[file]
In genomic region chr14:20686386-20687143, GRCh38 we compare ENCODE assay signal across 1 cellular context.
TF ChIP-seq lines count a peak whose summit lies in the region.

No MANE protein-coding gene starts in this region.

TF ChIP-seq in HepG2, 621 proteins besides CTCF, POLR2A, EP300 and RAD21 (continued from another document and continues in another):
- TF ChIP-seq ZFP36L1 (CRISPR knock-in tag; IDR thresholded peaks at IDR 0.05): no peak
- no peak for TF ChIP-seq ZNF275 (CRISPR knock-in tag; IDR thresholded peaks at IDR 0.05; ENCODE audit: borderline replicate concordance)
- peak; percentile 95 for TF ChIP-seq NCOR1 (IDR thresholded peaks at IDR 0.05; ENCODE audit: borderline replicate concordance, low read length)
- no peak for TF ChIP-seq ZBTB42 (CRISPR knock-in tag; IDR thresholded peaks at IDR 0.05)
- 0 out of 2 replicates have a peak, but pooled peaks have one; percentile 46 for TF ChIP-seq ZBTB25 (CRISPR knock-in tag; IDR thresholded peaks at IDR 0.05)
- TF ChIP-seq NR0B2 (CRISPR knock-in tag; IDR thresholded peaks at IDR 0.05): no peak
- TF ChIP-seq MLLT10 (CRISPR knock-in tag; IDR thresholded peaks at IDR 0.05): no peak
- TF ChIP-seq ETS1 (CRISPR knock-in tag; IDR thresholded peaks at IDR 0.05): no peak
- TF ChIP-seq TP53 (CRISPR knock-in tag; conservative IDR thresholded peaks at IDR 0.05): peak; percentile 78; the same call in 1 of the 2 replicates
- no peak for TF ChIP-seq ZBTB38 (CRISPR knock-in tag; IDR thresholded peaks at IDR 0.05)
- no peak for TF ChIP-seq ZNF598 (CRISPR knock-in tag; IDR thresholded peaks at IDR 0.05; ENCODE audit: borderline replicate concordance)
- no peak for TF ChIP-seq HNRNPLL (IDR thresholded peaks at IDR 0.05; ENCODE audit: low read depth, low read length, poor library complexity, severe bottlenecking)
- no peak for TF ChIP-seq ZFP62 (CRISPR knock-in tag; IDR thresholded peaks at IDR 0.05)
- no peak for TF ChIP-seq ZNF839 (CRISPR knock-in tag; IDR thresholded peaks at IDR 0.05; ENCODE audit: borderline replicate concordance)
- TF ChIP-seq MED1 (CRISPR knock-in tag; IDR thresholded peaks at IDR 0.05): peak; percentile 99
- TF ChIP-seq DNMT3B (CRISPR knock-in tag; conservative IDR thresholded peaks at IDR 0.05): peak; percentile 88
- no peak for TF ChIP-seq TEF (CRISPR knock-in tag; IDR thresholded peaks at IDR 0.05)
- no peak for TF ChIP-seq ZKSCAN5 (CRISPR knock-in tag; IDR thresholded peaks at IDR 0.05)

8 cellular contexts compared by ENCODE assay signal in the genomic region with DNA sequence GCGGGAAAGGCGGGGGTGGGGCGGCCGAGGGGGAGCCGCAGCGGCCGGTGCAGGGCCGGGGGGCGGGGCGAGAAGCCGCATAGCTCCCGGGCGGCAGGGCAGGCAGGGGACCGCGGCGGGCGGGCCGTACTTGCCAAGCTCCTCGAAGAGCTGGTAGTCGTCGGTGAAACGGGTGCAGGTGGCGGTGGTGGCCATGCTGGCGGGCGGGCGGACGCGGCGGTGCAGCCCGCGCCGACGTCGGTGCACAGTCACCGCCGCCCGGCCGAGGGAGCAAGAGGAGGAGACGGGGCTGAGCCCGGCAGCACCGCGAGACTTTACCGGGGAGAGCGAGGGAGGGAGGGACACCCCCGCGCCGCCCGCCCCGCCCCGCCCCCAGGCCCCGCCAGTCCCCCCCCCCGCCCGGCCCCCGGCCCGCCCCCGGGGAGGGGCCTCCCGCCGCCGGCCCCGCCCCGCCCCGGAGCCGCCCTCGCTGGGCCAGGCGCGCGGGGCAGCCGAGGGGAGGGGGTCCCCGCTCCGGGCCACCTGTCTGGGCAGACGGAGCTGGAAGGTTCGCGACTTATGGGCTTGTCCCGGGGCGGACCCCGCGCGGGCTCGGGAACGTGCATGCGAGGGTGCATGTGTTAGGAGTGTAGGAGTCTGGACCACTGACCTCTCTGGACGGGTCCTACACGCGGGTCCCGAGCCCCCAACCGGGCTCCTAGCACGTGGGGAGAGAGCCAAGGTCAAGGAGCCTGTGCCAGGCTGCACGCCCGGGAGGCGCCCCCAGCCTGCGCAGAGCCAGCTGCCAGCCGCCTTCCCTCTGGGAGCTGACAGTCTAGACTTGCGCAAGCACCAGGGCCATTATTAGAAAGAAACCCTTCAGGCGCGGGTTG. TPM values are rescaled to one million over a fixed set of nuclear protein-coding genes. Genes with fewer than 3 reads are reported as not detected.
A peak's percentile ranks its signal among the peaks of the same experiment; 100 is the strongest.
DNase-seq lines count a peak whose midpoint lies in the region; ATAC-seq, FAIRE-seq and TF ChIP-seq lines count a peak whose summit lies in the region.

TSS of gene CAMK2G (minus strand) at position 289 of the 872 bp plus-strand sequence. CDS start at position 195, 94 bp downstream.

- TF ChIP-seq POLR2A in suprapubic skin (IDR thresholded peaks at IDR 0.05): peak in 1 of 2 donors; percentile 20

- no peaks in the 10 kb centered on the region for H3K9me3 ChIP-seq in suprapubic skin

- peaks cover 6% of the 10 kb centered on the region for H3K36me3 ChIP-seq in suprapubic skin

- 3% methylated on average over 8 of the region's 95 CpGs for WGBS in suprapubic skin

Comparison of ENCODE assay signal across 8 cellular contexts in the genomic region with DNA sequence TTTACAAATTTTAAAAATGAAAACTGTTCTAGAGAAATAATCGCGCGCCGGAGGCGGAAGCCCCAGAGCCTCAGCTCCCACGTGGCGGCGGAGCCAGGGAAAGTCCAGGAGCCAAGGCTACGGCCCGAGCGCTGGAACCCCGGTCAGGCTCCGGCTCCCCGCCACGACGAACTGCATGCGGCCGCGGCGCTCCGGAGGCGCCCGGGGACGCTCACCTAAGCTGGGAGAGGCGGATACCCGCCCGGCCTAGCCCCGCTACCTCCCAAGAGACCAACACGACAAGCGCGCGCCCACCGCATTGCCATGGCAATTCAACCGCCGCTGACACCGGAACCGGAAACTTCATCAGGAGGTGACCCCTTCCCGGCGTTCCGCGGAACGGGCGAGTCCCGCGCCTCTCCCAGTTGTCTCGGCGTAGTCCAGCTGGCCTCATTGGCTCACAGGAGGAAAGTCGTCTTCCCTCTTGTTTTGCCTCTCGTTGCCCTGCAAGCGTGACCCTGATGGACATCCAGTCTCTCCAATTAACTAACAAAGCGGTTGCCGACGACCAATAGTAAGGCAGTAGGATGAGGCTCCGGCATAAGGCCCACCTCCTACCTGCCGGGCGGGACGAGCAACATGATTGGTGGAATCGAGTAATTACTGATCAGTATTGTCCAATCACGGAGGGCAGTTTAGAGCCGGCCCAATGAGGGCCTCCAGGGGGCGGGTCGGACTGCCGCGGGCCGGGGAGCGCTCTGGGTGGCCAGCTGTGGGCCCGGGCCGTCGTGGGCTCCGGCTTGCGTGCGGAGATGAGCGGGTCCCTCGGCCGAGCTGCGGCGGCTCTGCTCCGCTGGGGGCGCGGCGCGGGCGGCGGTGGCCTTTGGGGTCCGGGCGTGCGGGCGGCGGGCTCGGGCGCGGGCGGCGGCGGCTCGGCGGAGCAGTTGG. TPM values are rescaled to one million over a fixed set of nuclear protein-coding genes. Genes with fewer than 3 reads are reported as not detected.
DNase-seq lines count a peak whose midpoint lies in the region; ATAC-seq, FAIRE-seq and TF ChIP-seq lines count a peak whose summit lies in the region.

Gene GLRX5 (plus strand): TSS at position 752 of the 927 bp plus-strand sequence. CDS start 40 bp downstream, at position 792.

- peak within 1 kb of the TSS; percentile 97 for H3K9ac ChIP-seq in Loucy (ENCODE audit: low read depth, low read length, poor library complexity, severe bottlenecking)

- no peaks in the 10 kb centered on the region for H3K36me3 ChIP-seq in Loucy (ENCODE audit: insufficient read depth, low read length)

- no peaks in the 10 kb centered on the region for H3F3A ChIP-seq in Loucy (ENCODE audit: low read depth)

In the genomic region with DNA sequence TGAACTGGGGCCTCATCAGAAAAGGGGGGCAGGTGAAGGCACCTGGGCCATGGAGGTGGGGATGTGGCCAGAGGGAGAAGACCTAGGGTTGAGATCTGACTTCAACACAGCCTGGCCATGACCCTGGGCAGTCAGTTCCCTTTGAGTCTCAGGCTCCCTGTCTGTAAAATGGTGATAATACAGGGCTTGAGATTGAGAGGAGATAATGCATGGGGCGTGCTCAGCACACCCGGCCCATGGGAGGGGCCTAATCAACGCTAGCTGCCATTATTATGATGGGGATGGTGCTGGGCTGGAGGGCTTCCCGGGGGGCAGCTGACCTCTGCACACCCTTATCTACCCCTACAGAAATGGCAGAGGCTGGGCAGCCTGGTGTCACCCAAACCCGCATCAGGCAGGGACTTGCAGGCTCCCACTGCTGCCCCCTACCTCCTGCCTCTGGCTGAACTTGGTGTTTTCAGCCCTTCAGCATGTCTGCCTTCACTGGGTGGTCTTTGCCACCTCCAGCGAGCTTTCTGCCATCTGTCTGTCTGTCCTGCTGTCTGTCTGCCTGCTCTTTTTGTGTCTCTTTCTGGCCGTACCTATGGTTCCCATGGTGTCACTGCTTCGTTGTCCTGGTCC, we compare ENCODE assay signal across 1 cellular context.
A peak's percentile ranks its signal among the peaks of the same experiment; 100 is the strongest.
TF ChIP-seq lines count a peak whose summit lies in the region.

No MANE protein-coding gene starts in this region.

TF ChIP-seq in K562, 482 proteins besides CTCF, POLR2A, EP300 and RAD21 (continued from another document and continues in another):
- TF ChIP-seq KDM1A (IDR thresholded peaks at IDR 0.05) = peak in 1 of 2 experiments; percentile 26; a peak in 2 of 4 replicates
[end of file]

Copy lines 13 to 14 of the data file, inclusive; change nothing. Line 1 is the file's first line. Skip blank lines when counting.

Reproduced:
- TF ChIP-seq TP53 (CRISPR knock-in tag; conservative IDR thresholded peaks at IDR 0.05): peak; percentile 78; the same call in 1 of the 2 replicates
- no peak for TF ChIP-seq ZBTB38 (CRISPR knock-in tag; IDR thresholded peaks at IDR 0.05)